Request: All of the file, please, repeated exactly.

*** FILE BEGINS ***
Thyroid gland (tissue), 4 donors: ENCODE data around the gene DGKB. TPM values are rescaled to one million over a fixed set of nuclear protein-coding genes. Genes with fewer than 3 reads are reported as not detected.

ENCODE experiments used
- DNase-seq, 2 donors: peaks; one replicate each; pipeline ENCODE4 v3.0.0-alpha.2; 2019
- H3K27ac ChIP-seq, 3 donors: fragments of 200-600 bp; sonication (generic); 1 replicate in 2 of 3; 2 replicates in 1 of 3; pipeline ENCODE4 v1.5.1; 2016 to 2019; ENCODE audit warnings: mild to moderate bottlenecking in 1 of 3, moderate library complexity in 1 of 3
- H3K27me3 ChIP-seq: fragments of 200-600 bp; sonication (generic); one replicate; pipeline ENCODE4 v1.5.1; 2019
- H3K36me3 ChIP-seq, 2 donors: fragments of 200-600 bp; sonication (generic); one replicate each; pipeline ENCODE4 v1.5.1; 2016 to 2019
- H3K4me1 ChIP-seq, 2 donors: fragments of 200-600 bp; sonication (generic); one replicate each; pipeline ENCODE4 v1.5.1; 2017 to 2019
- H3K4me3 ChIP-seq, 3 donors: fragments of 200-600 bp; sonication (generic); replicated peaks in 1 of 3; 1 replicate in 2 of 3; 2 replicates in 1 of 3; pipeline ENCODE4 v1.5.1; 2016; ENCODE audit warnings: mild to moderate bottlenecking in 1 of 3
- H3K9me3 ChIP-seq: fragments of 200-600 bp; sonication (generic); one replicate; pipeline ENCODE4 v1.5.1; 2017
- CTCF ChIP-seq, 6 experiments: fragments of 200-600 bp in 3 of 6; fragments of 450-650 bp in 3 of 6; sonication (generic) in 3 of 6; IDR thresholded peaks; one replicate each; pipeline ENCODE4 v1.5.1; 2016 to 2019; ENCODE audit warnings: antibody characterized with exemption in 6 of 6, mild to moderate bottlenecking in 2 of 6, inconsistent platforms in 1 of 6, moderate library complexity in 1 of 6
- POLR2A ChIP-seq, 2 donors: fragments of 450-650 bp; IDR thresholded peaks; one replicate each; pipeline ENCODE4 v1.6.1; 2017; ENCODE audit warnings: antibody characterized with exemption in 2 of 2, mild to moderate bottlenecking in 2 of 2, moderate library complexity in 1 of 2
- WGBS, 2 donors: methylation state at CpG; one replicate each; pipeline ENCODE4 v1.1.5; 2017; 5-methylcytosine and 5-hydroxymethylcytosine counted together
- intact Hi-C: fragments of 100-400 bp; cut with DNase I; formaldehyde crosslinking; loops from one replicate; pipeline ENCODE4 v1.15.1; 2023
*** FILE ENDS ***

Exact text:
Thyroid gland (tissue), 4 donors: ENCODE data around the gene DGKB. TPM values are rescaled to one million over a fixed set of nuclear protein-coding genes. Genes with fewer than 3 reads are reported as not detected.

ENCODE experiments used
- DNase-seq, 2 donors: peaks; one replicate each; pipeline ENCODE4 v3.0.0-alpha.2; 2019
- H3K27ac ChIP-seq, 3 donors: fragments of 200-600 bp; sonication (generic); 1 replicate in 2 of 3; 2 replicates in 1 of 3; pipeline ENCODE4 v1.5.1; 2016 to 2019; ENCODE audit warnings: mild to moderate bottlenecking in 1 of 3, moderate library complexity in 1 of 3
- H3K27me3 ChIP-seq: fragments of 200-600 bp; sonication (generic); one replicate; pipeline ENCODE4 v1.5.1; 2019
- H3K36me3 ChIP-seq, 2 donors: fragments of 200-600 bp; sonication (generic); one replicate each; pipeline ENCODE4 v1.5.1; 2016 to 2019
- H3K4me1 ChIP-seq, 2 donors: fragments of 200-600 bp; sonication (generic); one replicate each; pipeline ENCODE4 v1.5.1; 2017 to 2019
- H3K4me3 ChIP-seq, 3 donors: fragments of 200-600 bp; sonication (generic); replicated peaks in 1 of 3; 1 replicate in 2 of 3; 2 replicates in 1 of 3; pipeline ENCODE4 v1.5.1; 2016; ENCODE audit warnings: mild to moderate bottlenecking in 1 of 3
- H3K9me3 ChIP-seq: fragments of 200-600 bp; sonication (generic); one replicate; pipeline ENCODE4 v1.5.1; 2017
- CTCF ChIP-seq, 6 experiments: fragments of 200-600 bp in 3 of 6; fragments of 450-650 bp in 3 of 6; sonication (generic) in 3 of 6; IDR thresholded peaks; one replicate each; pipeline ENCODE4 v1.5.1; 2016 to 2019; ENCODE audit warnings: antibody characterized with exemption in 6 of 6, mild to moderate bottlenecking in 2 of 6, inconsistent platforms in 1 of 6, moderate library complexity in 1 of 6
- POLR2A ChIP-seq, 2 donors: fragments of 450-650 bp; IDR thresholded peaks; one replicate each; pipeline ENCODE4 v1.6.1; 2017; ENCODE audit warnings: antibody characterized with exemption in 2 of 2, mild to moderate bottlenecking in 2 of 2, moderate library complexity in 1 of 2
- WGBS, 2 donors: methylation state at CpG; one replicate each; pipeline ENCODE4 v1.1.5; 2017; 5-methylcytosine and 5-hydroxymethylcytosine counted together
- intact Hi-C: fragments of 100-400 bp; cut with DNase I; formaldehyde crosslinking; loops from one replicate; pipeline ENCODE4 v1.15.1; 2023